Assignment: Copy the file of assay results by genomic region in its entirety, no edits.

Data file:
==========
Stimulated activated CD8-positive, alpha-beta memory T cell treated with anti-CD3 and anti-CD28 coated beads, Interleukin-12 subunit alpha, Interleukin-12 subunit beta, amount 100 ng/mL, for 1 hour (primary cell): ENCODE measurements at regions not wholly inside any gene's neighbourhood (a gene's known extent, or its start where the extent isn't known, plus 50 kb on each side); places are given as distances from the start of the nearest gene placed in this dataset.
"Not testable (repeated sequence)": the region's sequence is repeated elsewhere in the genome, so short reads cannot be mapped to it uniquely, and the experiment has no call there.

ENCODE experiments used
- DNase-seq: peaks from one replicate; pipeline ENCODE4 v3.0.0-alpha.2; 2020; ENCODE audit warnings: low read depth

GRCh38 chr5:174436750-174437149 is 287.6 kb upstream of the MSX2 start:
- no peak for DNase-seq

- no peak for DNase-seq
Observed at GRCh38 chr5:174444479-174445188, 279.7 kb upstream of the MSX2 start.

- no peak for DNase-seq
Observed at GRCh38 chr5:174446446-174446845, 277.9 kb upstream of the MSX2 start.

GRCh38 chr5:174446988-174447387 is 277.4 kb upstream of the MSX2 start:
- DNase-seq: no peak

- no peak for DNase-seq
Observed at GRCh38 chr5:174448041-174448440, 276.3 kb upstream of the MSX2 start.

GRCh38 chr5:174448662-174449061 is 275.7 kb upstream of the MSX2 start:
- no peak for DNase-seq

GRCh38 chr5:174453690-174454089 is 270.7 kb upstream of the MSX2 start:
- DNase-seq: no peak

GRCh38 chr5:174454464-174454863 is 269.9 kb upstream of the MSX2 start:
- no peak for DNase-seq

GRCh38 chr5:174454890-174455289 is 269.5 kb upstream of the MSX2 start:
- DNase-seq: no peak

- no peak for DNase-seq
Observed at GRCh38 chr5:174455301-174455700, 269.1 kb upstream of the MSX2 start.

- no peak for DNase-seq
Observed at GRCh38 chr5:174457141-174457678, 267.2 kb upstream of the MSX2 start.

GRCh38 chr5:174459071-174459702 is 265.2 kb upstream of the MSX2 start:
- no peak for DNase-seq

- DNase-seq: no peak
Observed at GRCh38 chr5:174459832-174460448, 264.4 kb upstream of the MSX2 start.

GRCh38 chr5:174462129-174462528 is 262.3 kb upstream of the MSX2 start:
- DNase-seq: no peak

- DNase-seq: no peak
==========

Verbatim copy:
Stimulated activated CD8-positive, alpha-beta memory T cell treated with anti-CD3 and anti-CD28 coated beads, Interleukin-12 subunit alpha, Interleukin-12 subunit beta, amount 100 ng/mL, for 1 hour (primary cell): ENCODE measurements at regions not wholly inside any gene's neighbourhood (a gene's known extent, or its start where the extent isn't known, plus 50 kb on each side); places are given as distances from the start of the nearest gene placed in this dataset.
"Not testable (repeated sequence)": the region's sequence is repeated elsewhere in the genome, so short reads cannot be mapped to it uniquely, and the experiment has no call there.

ENCODE experiments used
- DNase-seq: peaks from one replicate; pipeline ENCODE4 v3.0.0-alpha.2; 2020; ENCODE audit warnings: low read depth

GRCh38 chr5:174436750-174437149 is 287.6 kb upstream of the MSX2 start:
- no peak for DNase-seq

- no peak for DNase-seq
Observed at GRCh38 chr5:174444479-174445188, 279.7 kb upstream of the MSX2 start.

- no peak for DNase-seq
Observed at GRCh38 chr5:174446446-174446845, 277.9 kb upstream of the MSX2 start.

GRCh38 chr5:174446988-174447387 is 277.4 kb upstream of the MSX2 start:
- DNase-seq: no peak

- no peak for DNase-seq
Observed at GRCh38 chr5:174448041-174448440, 276.3 kb upstream of the MSX2 start.

GRCh38 chr5:174448662-174449061 is 275.7 kb upstream of the MSX2 start:
- no peak for DNase-seq

GRCh38 chr5:174453690-174454089 is 270.7 kb upstream of the MSX2 start:
- DNase-seq: no peak

GRCh38 chr5:174454464-174454863 is 269.9 kb upstream of the MSX2 start:
- no peak for DNase-seq

GRCh38 chr5:174454890-174455289 is 269.5 kb upstream of the MSX2 start:
- DNase-seq: no peak

- no peak for DNase-seq
Observed at GRCh38 chr5:174455301-174455700, 269.1 kb upstream of the MSX2 start.

- no peak for DNase-seq
Observed at GRCh38 chr5:174457141-174457678, 267.2 kb upstream of the MSX2 start.

GRCh38 chr5:174459071-174459702 is 265.2 kb upstream of the MSX2 start:
- no peak for DNase-seq

- DNase-seq: no peak
Observed at GRCh38 chr5:174459832-174460448, 264.4 kb upstream of the MSX2 start.

GRCh38 chr5:174462129-174462528 is 262.3 kb upstream of the MSX2 start:
- DNase-seq: no peak

- DNase-seq: no peak